In the early 1970’s police statistics recorded that the whole of Athens had fewer than 3,000 narcotics addicts, along with dealers and a very few wholesale distributors. The vast majority of those were consuming or trading hashish imported from Turkey or grown illegally in certain regions of the country such as Crete, Messinia and Larissa.
During the next decade, however, a dramatic increase occurred that was interrelated to certain global events. The civil war in Lebanon from 1975 onwards, the Iran-Iraq War beginning in 1980, the Kurdish guerrilla warfare in Turkey from 1984 and lastly the collapse of the Iron Curtain between 1989-1991 transformed the balance of power in the shadowy world of narcotics contraband, and forced many networks to establish links within Greece as a “safe haven” and a country that had just entered the EU market (in 1981).
This was facilitated as well by the traditionally good relationship between the Arab world and Greece – where a certain pro-Palestinian sympathy has often been witnessed – and with tacit Greek support for the Kurdish PKK as a counterbalance to Turkish power. But this generally open relationship allowed many terrorist or “freedom fighter” networks that funded their armed campaigns through the narcotics trade to infiltrate and exploit Greece.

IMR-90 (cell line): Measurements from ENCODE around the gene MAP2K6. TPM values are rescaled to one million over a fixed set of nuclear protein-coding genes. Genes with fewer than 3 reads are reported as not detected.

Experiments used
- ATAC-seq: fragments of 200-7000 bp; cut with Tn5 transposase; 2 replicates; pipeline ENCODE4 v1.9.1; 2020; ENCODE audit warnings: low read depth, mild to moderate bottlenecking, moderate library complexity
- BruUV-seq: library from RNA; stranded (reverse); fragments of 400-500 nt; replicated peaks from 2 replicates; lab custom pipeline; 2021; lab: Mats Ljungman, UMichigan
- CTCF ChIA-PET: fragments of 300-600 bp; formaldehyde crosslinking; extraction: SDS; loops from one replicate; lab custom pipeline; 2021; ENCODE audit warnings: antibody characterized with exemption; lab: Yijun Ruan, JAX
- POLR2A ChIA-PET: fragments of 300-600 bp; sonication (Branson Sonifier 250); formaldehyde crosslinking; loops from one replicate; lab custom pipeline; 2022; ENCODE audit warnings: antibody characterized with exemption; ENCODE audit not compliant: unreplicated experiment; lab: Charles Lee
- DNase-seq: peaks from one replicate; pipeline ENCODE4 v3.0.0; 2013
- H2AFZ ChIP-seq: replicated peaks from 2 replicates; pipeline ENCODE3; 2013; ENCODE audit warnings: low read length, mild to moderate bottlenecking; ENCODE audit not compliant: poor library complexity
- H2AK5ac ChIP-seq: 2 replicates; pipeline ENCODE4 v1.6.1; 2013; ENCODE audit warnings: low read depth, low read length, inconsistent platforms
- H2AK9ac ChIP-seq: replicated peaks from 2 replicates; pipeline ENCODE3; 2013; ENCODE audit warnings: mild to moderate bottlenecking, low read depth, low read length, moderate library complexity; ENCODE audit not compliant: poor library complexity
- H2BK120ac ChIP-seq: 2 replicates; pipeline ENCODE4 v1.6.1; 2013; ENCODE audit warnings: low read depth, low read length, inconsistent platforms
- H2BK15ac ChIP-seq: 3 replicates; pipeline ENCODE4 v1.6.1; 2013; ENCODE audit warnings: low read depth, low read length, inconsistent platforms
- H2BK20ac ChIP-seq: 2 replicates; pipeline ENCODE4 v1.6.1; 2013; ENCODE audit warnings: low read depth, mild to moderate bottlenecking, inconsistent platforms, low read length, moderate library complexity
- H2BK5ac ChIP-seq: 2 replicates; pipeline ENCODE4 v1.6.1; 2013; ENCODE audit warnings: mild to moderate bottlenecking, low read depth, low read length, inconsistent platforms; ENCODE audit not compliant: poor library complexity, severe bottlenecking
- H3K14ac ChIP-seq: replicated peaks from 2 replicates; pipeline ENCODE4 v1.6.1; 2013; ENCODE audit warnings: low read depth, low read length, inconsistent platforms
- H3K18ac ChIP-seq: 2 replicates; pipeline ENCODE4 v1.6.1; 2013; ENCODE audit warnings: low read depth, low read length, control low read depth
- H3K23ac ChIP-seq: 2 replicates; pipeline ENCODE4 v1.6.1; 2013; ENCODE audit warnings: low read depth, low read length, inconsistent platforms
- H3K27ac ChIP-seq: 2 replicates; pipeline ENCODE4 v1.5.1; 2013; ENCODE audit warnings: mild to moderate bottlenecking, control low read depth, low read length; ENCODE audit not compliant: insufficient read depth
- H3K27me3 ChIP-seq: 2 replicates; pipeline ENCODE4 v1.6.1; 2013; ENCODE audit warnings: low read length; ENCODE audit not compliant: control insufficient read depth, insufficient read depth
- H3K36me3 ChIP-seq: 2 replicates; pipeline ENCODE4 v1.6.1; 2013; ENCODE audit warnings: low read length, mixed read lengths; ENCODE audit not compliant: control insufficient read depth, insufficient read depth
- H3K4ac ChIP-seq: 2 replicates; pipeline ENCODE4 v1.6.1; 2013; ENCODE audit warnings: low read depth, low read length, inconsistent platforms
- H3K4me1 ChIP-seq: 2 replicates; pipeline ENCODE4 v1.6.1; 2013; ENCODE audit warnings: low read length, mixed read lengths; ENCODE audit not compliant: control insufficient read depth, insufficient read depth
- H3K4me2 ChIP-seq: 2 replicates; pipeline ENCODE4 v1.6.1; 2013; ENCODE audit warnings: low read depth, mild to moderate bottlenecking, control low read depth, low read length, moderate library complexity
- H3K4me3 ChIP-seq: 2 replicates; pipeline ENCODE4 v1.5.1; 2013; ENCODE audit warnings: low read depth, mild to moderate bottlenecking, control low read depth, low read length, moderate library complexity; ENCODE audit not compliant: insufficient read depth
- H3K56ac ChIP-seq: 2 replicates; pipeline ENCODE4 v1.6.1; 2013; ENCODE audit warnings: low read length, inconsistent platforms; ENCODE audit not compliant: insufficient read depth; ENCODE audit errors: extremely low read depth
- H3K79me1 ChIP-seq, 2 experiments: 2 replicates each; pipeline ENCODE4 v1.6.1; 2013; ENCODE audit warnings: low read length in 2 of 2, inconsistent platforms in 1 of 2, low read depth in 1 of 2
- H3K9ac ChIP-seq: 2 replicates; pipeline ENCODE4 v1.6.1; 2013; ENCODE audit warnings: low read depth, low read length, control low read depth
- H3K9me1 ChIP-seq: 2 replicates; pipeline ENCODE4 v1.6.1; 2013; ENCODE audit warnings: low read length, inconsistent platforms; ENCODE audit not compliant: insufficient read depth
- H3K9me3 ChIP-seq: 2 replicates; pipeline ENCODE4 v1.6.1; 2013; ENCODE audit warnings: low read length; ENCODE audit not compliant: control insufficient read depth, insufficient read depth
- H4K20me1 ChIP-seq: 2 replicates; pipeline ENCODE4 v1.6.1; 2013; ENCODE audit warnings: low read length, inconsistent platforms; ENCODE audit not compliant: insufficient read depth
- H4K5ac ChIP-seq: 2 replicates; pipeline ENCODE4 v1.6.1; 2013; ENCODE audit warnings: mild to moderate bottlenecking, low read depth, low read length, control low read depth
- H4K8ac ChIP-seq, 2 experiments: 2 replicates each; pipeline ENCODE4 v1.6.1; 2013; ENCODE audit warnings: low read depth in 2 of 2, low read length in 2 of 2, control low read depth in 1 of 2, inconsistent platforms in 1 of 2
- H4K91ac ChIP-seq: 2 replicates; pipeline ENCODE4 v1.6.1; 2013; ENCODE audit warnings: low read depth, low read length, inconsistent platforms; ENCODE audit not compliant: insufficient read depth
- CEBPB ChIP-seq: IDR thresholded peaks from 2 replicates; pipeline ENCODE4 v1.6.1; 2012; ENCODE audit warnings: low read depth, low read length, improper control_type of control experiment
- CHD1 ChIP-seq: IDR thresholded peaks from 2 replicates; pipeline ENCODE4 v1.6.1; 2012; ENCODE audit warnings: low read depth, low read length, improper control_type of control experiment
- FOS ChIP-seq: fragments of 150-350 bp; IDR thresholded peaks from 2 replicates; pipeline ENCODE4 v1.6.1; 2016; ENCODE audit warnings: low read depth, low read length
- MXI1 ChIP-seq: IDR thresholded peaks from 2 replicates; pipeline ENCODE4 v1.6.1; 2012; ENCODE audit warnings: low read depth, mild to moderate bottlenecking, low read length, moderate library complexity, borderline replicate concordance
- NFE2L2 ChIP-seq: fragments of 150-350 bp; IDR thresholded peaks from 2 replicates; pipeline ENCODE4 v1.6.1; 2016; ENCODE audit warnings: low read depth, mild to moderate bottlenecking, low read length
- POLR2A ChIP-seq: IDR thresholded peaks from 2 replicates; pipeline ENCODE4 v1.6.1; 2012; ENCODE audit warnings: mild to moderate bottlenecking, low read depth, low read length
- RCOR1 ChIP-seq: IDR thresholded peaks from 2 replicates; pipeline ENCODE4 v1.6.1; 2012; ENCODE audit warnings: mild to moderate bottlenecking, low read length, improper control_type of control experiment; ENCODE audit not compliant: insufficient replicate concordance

The situation deteriorated further in the 1990’s with the influx of a variety of post-Communist immigrants and criminal groups from Albania and the ex-Soviet states. Between 1995 and 2000, drugs felony convictions increased by 138% (according to an article published in the daily newspaper Eleftherotypia), and between 2001 and 2006 by another 27%.
Regarding drug usage, a look at more background context is again compelling. Heroin-related deaths in Greece were 71 in 1991 and 239 in 1998. Since then they have increased by just around 10-15%, partly due to state intervention that has allowed methadone programs for addicts. Of course, indirect causes of death due to heroin such as chronic diseases, suicides and other causes cannot be precisely numbered.
The prevalence of narcotic pills and the increase in cocaine use, has resulted in Greece having 7% of all sudden deaths for men aged between 18-40 due to some variety of narcotic overuse. The EU average stands at around 4%.
Further, in Greece today the number of those addicted to heroin and amphetamines is around 80,000 persons. They spent approximately 40-50 euros per day for their doses, thus resulting in a massive turnover for this illicit market. Moreover, cannabis use increased by 25% from 1999 to 2004, and thereafter has stabilized. The number of cannabis consumers in the country is believed to be between 150,00 and 250,000 individuals, with daily purchases amounting to some 10 euros each.
Methamphetamines, cocaine and synthetic drugs are on the rise, as well as the creation of labs in Greece that deal with these substances. The police have already uncovered “mini-factories” in several locations, although the bulk of those are being imported from the Balkans and via cargo ships.